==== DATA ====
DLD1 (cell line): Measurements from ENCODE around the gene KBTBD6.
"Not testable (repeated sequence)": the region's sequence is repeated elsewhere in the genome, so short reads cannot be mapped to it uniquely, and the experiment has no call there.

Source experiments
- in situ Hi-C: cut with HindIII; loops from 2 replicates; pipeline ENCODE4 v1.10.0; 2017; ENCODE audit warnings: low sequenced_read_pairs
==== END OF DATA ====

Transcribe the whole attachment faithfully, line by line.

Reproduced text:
DLD1 (cell line): Measurements from ENCODE around the gene KBTBD6.
"Not testable (repeated sequence)": the region's sequence is repeated elsewhere in the genome, so short reads cannot be mapped to it uniquely, and the experiment has no call there.

Source experiments
- in situ Hi-C: cut with HindIII; loops from 2 replicates; pipeline ENCODE4 v1.10.0; 2017; ENCODE audit warnings: low sequenced_read_pairs